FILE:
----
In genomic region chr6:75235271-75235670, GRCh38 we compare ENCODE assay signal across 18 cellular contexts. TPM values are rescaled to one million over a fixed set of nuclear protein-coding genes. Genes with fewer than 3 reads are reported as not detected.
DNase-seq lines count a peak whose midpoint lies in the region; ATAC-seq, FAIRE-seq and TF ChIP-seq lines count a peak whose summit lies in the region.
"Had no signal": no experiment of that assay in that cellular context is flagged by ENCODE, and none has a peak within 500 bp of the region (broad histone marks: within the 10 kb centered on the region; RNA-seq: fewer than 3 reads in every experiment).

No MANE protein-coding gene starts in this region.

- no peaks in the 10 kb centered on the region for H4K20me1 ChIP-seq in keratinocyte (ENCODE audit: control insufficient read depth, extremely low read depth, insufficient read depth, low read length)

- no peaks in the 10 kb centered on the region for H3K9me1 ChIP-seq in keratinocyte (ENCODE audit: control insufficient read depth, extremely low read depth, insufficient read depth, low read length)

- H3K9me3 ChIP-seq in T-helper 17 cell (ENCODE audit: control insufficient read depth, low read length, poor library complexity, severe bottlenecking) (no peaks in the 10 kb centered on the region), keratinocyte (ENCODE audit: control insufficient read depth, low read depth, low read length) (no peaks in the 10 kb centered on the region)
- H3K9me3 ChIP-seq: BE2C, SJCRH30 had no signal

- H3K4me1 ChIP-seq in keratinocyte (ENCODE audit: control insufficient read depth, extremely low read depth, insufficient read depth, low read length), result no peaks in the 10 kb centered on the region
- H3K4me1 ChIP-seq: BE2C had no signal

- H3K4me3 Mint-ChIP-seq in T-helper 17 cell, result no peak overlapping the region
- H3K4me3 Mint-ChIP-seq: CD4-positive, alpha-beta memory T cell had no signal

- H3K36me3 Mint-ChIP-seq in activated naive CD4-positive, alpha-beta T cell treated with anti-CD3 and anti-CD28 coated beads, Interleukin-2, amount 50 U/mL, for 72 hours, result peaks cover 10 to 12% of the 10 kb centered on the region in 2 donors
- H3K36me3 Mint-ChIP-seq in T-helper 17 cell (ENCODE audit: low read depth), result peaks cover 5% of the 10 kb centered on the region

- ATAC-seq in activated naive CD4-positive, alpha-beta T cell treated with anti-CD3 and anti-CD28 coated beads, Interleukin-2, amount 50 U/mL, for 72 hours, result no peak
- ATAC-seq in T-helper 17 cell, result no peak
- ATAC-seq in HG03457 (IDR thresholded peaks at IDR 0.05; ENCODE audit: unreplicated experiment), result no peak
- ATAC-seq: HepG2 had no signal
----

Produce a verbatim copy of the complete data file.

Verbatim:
In genomic region chr6:75235271-75235670, GRCh38 we compare ENCODE assay signal across 18 cellular contexts. TPM values are rescaled to one million over a fixed set of nuclear protein-coding genes. Genes with fewer than 3 reads are reported as not detected.
DNase-seq lines count a peak whose midpoint lies in the region; ATAC-seq, FAIRE-seq and TF ChIP-seq lines count a peak whose summit lies in the region.
"Had no signal": no experiment of that assay in that cellular context is flagged by ENCODE, and none has a peak within 500 bp of the region (broad histone marks: within the 10 kb centered on the region; RNA-seq: fewer than 3 reads in every experiment).

No MANE protein-coding gene starts in this region.

- no peaks in the 10 kb centered on the region for H4K20me1 ChIP-seq in keratinocyte (ENCODE audit: control insufficient read depth, extremely low read depth, insufficient read depth, low read length)

- no peaks in the 10 kb centered on the region for H3K9me1 ChIP-seq in keratinocyte (ENCODE audit: control insufficient read depth, extremely low read depth, insufficient read depth, low read length)

- H3K9me3 ChIP-seq in T-helper 17 cell (ENCODE audit: control insufficient read depth, low read length, poor library complexity, severe bottlenecking) (no peaks in the 10 kb centered on the region), keratinocyte (ENCODE audit: control insufficient read depth, low read depth, low read length) (no peaks in the 10 kb centered on the region)
- H3K9me3 ChIP-seq: BE2C, SJCRH30 had no signal

- H3K4me1 ChIP-seq in keratinocyte (ENCODE audit: control insufficient read depth, extremely low read depth, insufficient read depth, low read length), result no peaks in the 10 kb centered on the region
- H3K4me1 ChIP-seq: BE2C had no signal

- H3K4me3 Mint-ChIP-seq in T-helper 17 cell, result no peak overlapping the region
- H3K4me3 Mint-ChIP-seq: CD4-positive, alpha-beta memory T cell had no signal

- H3K36me3 Mint-ChIP-seq in activated naive CD4-positive, alpha-beta T cell treated with anti-CD3 and anti-CD28 coated beads, Interleukin-2, amount 50 U/mL, for 72 hours, result peaks cover 10 to 12% of the 10 kb centered on the region in 2 donors
- H3K36me3 Mint-ChIP-seq in T-helper 17 cell (ENCODE audit: low read depth), result peaks cover 5% of the 10 kb centered on the region

- ATAC-seq in activated naive CD4-positive, alpha-beta T cell treated with anti-CD3 and anti-CD28 coated beads, Interleukin-2, amount 50 U/mL, for 72 hours, result no peak
- ATAC-seq in T-helper 17 cell, result no peak
- ATAC-seq in HG03457 (IDR thresholded peaks at IDR 0.05; ENCODE audit: unreplicated experiment), result no peak
- ATAC-seq: HepG2 had no signal